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Could 'land grab' by Tsvangirai's niece overshadow Zimbabwe progress?

Britain pledged $8.2 million in aid after Prime Minister Gordon Brown held a landmark meeting with Prime Minister Morgan Tsvangirai on Monday, but an attempt by Tsvangirai's niece to take over a white-owned farm is causing a stir back home.

Zimbabwe's Prime Minister Morgan Tsvangirai listens during a news conference with his British counterpart Gordon Brown at 10 Downing Street in London Monday.

Lewis Whyld/Pool/REUTERS

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He's earning plaudits and some funding abroad, but Zimbabwe's Prime Minister Morgan Tsvangirai is facing embarrassment at home, where his niece has tried to seize a white-owned farm.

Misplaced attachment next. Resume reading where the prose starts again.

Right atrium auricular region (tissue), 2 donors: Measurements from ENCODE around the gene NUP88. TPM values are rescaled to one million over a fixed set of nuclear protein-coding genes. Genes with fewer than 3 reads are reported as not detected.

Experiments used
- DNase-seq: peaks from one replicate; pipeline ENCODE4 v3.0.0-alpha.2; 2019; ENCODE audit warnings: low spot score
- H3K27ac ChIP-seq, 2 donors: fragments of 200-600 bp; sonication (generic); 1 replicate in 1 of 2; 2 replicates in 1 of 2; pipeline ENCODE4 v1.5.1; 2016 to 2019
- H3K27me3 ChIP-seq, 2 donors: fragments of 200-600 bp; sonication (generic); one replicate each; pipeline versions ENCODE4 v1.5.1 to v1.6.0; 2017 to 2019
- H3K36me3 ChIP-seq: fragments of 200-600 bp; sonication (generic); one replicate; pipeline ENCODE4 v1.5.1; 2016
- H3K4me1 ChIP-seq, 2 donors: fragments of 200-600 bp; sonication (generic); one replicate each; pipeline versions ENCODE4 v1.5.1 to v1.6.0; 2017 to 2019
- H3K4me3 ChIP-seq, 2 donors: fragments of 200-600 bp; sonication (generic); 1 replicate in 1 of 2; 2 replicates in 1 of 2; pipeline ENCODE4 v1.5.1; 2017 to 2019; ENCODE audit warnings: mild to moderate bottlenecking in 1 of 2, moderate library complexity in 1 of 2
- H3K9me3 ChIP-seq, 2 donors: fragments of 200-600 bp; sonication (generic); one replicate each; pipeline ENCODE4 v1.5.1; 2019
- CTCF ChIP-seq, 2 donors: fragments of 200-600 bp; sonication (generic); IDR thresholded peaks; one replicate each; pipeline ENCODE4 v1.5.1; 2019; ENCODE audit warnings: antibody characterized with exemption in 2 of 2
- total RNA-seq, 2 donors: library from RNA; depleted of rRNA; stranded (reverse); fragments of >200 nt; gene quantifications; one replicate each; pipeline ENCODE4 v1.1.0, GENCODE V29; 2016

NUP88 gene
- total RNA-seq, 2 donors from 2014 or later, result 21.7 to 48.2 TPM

The Zimbabwean prime minister has not commented publicly on the apparent land grab by his relative, but sources close to the Movement for Democratic Change (MDC) party leader said he was "not happy" about the events – and that they risked overshadowing progress in the unity government.

Mr. Tsvangirai, who shares power in Zimbabwe with President Robert Mugabe, is currently on a US and European diplomatic tour to raise money for his beleaguered country. Britain pledged an extra £5 million ($8.2 million) Monday, after Prime Minister Gordon Brown held a landmark meeting with Tsvangirai. Mr. Brown pledged more help if reforms gained momentum, expressing concern over whether the unity government was making progress.


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